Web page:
CME live and feeder cattle futures ease

CHICAGO, Jan 3 (Reuters) - Chicago Mercantile Exchange live cattle futures eased on Monday, remaining near recent highs as back-month contracts climbed to new highs on expectations of tighter supplies to come.

CME February live cattle futures settled down 0.775 cent at 138.925 cents per pound, though back-month contracts starting with August 2022 found new life-of-contract highs.

"The slaughter has been extremely high," said Joe Kooima, commodity broker at Kooima Kooima Varilek Trading Inc. "Its just the market anticipating a cattle cycle where we've had enough go to slaughter, there's not going to be as many numbers."

Cattle slaughter eased to 112,000 head processed, the U.S. Department of Agriculture said, down 4,000 head from a week ago but even with the same day last year.

CME March feeder cattle futures settled down 0.425 cent at 169.525 cents per pound.

Live cattle trade firmed to round out 2021, with Southern plains markets trading $138 per cwt last week, while Nebraska producers found $140 per cwt.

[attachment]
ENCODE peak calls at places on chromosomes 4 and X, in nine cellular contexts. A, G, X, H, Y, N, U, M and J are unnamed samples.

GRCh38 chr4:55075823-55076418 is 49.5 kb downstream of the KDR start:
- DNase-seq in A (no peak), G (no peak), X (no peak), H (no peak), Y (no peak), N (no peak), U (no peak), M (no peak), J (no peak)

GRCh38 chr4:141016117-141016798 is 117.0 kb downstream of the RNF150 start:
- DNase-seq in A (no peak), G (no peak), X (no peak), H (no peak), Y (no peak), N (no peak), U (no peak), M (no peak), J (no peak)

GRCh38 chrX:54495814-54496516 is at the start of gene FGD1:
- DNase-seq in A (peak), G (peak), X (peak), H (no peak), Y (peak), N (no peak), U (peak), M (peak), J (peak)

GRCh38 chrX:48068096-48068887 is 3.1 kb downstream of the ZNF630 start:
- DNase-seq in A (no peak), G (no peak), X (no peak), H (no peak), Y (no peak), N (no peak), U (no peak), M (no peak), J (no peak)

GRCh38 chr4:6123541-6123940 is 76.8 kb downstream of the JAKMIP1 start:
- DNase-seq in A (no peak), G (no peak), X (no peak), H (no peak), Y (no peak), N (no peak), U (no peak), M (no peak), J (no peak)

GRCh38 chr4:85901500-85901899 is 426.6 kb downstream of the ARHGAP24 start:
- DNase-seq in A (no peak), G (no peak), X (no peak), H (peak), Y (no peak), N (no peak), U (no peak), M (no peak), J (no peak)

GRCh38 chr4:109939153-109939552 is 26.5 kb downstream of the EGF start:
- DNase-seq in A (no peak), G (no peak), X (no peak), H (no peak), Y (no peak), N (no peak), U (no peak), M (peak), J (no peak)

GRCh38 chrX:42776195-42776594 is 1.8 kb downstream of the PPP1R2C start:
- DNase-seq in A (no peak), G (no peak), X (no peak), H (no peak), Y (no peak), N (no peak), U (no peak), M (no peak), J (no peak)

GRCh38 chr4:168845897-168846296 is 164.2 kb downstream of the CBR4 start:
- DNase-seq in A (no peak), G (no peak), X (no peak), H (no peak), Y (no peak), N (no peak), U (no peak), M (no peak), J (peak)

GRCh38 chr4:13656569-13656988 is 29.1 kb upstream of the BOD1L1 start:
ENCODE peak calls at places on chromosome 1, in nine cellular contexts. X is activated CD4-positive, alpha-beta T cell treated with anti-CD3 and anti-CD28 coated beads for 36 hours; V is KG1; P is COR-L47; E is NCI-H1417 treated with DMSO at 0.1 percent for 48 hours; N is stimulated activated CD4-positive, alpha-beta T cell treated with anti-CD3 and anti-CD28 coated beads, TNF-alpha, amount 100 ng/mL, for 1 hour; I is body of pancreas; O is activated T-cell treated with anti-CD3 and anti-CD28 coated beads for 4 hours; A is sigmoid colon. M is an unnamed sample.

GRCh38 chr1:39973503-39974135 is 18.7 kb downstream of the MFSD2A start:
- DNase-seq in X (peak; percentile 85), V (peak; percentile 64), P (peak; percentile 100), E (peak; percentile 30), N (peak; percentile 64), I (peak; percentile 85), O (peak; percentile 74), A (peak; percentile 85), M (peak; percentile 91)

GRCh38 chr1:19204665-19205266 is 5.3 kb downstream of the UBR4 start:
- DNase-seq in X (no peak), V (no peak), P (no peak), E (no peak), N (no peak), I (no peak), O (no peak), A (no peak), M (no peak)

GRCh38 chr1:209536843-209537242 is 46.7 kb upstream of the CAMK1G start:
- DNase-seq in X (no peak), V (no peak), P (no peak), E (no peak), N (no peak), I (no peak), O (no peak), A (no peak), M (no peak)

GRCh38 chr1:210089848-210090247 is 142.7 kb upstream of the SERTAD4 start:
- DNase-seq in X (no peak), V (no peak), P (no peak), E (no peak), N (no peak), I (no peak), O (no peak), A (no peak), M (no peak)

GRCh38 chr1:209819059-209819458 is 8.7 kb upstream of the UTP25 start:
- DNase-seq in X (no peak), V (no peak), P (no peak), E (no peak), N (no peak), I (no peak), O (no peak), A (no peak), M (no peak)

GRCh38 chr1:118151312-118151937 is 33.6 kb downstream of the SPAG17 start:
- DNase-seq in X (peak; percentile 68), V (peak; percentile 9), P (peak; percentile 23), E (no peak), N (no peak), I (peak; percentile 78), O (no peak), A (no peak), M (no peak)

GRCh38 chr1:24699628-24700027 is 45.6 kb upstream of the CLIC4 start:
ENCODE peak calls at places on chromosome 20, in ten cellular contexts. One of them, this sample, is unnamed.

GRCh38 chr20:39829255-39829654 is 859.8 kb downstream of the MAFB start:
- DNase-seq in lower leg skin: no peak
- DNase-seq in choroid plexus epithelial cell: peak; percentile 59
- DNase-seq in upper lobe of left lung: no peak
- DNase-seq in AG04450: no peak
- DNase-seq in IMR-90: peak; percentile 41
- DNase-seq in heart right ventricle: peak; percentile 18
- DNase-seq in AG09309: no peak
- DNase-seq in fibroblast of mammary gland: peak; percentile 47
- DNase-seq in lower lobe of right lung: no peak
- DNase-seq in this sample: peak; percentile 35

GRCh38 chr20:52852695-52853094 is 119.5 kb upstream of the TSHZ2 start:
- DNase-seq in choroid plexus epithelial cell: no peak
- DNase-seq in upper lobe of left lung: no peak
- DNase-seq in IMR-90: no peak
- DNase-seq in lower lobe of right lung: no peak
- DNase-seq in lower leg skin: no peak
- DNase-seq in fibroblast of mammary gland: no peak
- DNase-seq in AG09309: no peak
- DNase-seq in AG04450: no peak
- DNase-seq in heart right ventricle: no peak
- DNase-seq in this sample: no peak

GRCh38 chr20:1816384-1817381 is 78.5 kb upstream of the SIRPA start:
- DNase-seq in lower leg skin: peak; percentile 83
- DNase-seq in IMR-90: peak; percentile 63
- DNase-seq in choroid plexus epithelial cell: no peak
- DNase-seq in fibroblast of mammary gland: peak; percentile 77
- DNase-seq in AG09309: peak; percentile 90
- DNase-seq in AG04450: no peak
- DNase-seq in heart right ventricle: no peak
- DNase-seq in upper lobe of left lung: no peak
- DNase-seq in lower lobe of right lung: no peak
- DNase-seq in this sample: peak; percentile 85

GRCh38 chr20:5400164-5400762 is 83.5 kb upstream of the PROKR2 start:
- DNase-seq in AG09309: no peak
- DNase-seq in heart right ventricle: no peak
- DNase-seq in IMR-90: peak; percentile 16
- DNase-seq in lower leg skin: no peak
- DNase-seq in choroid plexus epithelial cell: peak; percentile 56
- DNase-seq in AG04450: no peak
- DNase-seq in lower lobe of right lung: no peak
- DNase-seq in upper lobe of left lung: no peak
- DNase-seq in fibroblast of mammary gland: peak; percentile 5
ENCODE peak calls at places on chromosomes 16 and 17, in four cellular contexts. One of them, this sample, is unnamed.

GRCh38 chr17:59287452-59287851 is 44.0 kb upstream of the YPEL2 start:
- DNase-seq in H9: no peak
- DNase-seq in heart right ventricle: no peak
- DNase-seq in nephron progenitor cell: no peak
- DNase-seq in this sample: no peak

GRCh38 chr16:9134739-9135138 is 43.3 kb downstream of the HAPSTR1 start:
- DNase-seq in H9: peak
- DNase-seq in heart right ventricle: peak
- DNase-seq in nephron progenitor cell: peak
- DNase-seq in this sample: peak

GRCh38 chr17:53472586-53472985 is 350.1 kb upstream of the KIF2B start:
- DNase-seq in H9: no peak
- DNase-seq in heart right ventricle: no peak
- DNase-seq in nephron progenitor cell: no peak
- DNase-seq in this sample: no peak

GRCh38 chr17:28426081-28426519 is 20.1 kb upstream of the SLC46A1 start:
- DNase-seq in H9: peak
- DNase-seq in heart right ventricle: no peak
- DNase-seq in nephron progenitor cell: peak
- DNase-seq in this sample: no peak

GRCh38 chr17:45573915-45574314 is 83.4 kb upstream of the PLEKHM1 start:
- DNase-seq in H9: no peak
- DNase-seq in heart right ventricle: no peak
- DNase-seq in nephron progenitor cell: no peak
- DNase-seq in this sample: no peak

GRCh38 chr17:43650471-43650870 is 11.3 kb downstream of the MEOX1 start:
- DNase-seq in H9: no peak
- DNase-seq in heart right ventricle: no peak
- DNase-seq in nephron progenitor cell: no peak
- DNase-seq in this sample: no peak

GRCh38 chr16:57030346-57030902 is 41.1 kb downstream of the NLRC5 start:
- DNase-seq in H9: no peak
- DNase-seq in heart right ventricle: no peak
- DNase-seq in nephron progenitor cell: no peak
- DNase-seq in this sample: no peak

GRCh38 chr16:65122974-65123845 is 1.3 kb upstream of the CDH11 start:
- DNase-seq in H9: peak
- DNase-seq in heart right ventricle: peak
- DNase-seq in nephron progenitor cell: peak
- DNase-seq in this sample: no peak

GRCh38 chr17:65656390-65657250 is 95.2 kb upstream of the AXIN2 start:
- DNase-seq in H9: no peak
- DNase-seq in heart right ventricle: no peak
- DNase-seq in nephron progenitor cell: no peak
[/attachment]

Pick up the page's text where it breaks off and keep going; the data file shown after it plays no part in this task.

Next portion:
Boxed beef prices climbed, with select cuts adding 67 cents to $258.90 per cwt, while choice cuts gained 77 cents to $266.03 per cwt.

Meanwhile, lean hog futures fell, with CME February hogs dropping 0.350 cents at 81.125 cents a pound.

Despite the step back, nearby hog futures remain supported by tighter supplies, Kooima said.

"There are some packers asking around to fill some slots. That's quite uncharacteristic for this time of year," he said.

Hog slaughter was up 2,000 head from last week at 471,000 head processed, though it trailed year-ago numbers by 3%, the USDA said.

The Lean Hog Index (.IHX), a two-day weighted average of cash hog prices, continues to trail the futures market at $71.75 a pound.

Reporting by Christopher Walljasper; Editing by Shailesh Kuber

Our Standards: The Thomson Reuters Trust Principles.

Thomson Reuters

Chicago-based reporter covering U.S. food production, supply chain, U.S. hunger and farm labor. Born in a farming community in Southeast Iowa, he graduated from Monmouth College in Illinois and received his master’s degree from the Medill School of Journalism at Northwestern University.